The Centre on Friday slapped a windfall tax on domestic crude oil producers, imposed export duties on petrol, diesel and aviation turbine fuel (ATF), and hiked the import duty on gold in efforts to reduce pressure on the rupee, rein in the current account deficit (CAD), and increase the domestic supply of petroleum products.
Domestic producers sell crude oil to domestic refineries at international parity prices, thus making windfall gains.
The government also imposed special additional excise duties of Rs 6 and Rs 13 per litre on the export of petrol and diesel, respectively, following a shortage of the fuel for almost a month. A majority of private outlets had stopped fuel supplies, forcing the government to resort to expanding the universal service obligations (USO) to the private sector as well. The USO required them to maintain supplies at specified working hours and at “reasonable prices”.
While private oil companies continue to earn windfall profits, the Centre’s decision in May to cut the excise duty on petrol by Rs 8 and on diesel by Rs 6 per litre to reduce inflationary pressures is expected to cost the exchequer Rs 85,000 crore in FY23.
Finance Minister Nirmala Sitharaman told reporters that in extraordinary times like these, the government had opted for a two-pronged approach to boost domestic fuel supplies and earn additional revenues. “We want India to become a refining hub. We are happy that (fuel) exports are happening. We are happy that companies are making profits, but (these are) phenomenal profits. We need at least some of it for our own citizens. At a time when we don’t have enough domestic supplies, I also have to keep India’s consumers in mind,” she said on Friday.
The government’s decision to have an additional cess of Rs 23,250 per tonne by way of an special additional excise duty on crude is going to have a major impact on companies like state-run Oil and Natural Gas Corporation (ONGC), Oil India, Vedanta’s Cairn Oil and Gas, and Reliance Industries (RIL). The decision may fetch the government around Rs 67,400 crore per annum, as the country produces around 29 million tonnes of crude oil a year.
Small producers, whose annual production of crude in the preceding financial year was less than 2 million barrels, will be exempt from this cess. “This defies any rationale. Windfall tax has to be ad valorem and linked to the profit. So this is not windfall tax; it is a levy,” said R S Sharma, former chairman and managing director of ONGC.
Shares of ONGC and Oil India declined 13.3 per cent and 14.8 per cent, respectively, on Friday. The two state-run majors jointly produce 72 per cent of the total domestic crude oil of about 30 million tonnes. The average crude oil price realisation for both the companies was expected to rise to $90-100 a barrel in 2022-23, as compared to $70 a barrel in 2021-22.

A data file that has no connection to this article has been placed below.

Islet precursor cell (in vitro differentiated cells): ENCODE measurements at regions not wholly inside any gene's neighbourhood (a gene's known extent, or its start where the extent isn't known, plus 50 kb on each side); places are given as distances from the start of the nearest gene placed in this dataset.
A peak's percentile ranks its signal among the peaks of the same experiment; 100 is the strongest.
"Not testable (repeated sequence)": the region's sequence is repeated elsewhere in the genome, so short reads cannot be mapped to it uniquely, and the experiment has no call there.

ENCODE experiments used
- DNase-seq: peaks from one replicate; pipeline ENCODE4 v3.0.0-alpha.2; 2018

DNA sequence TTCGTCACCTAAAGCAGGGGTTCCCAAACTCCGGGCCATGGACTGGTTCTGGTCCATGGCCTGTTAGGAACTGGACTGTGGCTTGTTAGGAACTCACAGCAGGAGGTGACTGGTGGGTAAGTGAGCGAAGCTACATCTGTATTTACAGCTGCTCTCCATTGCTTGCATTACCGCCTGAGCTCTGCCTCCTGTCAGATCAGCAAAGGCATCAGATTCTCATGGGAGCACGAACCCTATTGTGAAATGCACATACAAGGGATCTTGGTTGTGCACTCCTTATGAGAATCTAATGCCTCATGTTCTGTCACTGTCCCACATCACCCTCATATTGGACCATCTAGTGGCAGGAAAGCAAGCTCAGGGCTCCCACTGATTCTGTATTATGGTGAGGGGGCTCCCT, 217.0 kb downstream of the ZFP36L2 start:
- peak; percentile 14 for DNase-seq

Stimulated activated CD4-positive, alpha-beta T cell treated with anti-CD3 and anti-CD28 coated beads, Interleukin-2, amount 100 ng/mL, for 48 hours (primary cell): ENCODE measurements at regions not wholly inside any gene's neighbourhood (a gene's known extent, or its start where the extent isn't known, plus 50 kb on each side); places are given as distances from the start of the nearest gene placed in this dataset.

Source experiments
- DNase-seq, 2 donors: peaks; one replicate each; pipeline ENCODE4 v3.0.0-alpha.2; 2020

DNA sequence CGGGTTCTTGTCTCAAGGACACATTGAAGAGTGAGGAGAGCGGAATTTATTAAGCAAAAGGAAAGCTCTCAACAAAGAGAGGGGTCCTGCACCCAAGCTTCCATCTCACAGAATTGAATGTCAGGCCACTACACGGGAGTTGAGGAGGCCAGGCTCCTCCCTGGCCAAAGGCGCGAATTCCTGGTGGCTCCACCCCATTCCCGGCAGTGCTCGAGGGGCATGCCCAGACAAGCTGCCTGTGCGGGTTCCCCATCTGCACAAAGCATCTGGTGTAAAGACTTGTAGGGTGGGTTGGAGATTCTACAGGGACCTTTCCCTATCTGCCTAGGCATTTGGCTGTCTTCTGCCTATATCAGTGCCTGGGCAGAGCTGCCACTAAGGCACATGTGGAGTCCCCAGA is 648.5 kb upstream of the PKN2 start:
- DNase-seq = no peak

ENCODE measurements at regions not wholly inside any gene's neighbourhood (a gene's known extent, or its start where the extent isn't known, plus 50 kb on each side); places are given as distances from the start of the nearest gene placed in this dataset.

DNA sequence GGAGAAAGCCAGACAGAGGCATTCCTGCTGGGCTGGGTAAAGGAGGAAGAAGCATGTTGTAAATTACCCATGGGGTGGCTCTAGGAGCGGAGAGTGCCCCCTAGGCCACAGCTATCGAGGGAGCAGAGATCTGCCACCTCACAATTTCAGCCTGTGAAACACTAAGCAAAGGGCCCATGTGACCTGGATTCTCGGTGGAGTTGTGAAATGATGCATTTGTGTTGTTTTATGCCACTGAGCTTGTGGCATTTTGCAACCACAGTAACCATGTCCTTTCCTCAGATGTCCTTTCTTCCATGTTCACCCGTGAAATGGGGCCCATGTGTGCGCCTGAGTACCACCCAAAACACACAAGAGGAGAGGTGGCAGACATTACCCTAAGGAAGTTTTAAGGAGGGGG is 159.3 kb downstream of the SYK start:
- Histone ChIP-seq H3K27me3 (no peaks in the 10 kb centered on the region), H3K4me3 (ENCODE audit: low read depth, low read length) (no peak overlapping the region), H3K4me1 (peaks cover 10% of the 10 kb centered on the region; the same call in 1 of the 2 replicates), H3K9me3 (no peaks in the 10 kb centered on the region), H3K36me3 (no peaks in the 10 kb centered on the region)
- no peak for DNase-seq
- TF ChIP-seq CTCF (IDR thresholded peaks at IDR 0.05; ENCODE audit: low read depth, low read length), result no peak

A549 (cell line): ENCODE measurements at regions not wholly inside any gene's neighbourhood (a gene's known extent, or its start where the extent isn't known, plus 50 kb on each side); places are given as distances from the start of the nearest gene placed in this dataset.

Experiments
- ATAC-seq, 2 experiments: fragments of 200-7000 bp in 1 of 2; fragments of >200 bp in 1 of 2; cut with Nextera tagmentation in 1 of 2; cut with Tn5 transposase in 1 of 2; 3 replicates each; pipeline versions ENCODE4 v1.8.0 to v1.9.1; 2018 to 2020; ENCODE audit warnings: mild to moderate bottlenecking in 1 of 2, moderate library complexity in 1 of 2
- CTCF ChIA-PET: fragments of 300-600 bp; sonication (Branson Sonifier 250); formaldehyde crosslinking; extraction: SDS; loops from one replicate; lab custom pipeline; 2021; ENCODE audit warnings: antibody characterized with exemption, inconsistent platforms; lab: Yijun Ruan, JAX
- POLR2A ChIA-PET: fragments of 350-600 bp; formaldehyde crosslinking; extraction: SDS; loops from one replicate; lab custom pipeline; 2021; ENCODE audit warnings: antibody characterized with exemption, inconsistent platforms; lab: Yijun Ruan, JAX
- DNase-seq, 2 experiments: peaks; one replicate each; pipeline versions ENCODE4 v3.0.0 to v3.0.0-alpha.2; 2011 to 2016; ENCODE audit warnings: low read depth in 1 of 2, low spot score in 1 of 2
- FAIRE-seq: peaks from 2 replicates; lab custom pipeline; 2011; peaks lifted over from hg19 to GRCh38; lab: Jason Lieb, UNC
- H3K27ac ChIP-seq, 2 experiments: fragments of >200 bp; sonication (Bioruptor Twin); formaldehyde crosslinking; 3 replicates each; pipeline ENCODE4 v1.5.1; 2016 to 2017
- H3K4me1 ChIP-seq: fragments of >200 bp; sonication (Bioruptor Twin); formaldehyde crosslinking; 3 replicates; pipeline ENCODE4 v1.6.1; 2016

The decision was taken after crude oil prices increased by over 40 per cent in 2022 owing to the sanctions imposed by various countries on Russia, following the Ukraine war.
The Centre’s decision also came two days after giving a boost to the industry by providing marketing freedom to domestic crude oil producers, a move that would have helped in increasing domestic production.
The government said the current cess would have no adverse impact on domestic petroleum products or fuel prices as the cess would not be applicable to the import of crude oil. However, giving a small relief to the producers, no cess will be imposed on additional production over the preceding year.
At the same time, export policy conditions have also been imposed by the Directorate General of Foreign Trade (DGFT), that the exporters would be required to declare at the time of exports that 50 per cent of the quantity mentioned in the shipping bill has been supplied in the domestic market during the current financial year.
“However, export to Bhutan and Nepal is exempted from this condition. Similarly, this condition is not applicable to 100 per cent EoUs and units in SEZs. Such exporters are also required to file a quarterly return to the Ministry of Petroleum and Natural Gas,” the DGFT said in a statement. India exported only around 13 MT of petrol and 32 MT of diesel in 2021-22.
The government added that a special additional excise duty of Rs 6 per litre was imposed on exports of ATF also due to the similar reasons. In 2021-22, India exported only around 5 MT of ATF.
To curb rising gold imports, the government hiked customs duty on the yellow metal to 15 per cent from 10.75 per cent. In May, India imported 107 tonnes of gold, the highest in a year, putting additional pressure on the CAD.
Madhavi Arora, lead economist, Emkay, said the indirect import and export curbs by duty tweaks were aimed at reducing the impending pressure on the CAD and thus the currency. “This policy action by the government comes after the RBI’s consistent intertervention in all currency trading spaces to signal its support. Dislocation in forward rates, falling forex cover, persistently high commodity prices have implied the RBI intervention strategy cannot be the sole support for the rupee and fiscal support in the form of trade curbs might be needed,” she added.